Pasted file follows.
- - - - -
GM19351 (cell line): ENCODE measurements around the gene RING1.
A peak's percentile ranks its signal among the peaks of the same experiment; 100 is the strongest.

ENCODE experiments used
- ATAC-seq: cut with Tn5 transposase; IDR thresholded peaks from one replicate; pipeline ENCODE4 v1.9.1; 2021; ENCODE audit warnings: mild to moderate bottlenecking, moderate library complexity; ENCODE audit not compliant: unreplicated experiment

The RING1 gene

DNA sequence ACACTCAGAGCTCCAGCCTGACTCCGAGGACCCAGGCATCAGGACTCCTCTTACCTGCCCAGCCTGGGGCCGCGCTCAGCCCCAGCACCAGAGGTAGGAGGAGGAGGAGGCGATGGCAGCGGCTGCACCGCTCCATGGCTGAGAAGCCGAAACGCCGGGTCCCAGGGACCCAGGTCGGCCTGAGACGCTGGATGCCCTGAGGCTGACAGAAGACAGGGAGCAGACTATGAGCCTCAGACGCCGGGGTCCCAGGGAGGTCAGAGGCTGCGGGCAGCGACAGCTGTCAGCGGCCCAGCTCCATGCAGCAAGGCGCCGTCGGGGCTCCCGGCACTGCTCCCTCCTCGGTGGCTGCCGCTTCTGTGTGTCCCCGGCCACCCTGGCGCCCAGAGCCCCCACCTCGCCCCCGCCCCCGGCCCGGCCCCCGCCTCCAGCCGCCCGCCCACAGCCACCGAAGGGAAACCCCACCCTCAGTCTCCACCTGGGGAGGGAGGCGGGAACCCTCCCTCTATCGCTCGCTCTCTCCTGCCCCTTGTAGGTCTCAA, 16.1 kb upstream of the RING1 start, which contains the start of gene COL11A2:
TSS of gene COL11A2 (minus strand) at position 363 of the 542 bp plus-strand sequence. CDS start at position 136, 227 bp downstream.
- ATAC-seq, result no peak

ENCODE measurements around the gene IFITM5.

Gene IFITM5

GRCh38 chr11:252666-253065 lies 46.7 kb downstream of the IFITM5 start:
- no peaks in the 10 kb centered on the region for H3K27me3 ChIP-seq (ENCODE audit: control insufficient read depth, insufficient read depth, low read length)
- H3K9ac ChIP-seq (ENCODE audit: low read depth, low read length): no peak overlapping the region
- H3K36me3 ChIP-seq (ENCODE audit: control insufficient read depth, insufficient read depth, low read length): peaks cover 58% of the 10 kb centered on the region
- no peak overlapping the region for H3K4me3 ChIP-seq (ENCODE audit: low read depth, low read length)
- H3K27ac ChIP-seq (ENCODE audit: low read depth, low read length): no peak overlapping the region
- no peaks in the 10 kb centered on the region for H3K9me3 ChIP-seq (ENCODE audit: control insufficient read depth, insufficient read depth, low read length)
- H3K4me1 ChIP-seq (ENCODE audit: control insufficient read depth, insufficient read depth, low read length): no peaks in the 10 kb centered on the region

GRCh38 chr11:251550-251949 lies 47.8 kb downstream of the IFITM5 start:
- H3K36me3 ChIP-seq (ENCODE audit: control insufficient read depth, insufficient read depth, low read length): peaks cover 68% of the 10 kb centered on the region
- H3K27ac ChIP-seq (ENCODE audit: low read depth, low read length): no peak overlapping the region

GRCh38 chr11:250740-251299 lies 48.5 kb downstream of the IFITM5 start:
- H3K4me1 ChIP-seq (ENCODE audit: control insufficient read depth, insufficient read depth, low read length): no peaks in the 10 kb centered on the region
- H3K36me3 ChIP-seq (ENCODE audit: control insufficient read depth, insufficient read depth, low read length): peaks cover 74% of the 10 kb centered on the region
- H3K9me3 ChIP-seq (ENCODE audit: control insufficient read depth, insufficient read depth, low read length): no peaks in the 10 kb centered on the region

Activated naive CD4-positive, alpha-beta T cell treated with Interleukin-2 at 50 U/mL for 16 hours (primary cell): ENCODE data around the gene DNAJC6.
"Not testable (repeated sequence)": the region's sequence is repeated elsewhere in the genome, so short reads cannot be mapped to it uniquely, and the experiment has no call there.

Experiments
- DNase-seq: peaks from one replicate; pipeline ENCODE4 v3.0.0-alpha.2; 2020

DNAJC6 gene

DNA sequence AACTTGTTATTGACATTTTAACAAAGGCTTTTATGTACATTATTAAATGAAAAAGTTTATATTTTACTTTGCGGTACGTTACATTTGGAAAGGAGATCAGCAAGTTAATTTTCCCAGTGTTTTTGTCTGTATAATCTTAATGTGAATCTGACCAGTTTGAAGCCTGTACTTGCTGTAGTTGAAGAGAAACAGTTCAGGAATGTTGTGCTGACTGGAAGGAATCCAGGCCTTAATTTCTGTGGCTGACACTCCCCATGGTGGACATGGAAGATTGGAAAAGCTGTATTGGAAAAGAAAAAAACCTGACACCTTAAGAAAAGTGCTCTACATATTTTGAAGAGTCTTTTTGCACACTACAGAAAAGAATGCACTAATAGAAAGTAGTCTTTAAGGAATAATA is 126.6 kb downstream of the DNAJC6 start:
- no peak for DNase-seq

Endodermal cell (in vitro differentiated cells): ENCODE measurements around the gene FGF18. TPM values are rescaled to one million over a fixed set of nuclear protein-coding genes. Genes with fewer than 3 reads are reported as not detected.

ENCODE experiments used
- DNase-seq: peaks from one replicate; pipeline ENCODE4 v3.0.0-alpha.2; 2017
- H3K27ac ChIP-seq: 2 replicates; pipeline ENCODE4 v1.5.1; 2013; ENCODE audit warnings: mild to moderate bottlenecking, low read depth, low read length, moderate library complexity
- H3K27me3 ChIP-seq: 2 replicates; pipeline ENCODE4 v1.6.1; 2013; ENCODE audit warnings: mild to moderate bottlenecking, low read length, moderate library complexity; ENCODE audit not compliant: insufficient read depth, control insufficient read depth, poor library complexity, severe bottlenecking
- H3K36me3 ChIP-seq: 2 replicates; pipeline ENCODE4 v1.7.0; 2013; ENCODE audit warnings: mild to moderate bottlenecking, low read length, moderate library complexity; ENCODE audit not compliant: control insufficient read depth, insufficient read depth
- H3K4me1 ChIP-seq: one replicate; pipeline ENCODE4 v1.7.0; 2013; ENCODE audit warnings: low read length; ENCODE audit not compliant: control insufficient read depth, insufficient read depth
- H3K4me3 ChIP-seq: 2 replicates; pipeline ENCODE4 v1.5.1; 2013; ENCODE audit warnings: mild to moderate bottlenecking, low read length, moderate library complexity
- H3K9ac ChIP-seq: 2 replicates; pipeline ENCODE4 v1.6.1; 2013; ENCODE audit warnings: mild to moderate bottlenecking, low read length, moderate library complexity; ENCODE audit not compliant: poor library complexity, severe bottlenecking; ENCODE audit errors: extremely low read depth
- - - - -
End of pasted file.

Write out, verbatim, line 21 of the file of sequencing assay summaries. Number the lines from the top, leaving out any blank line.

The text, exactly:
- H3K27ac ChIP-seq (ENCODE audit: low read depth, low read length): no peak overlapping the region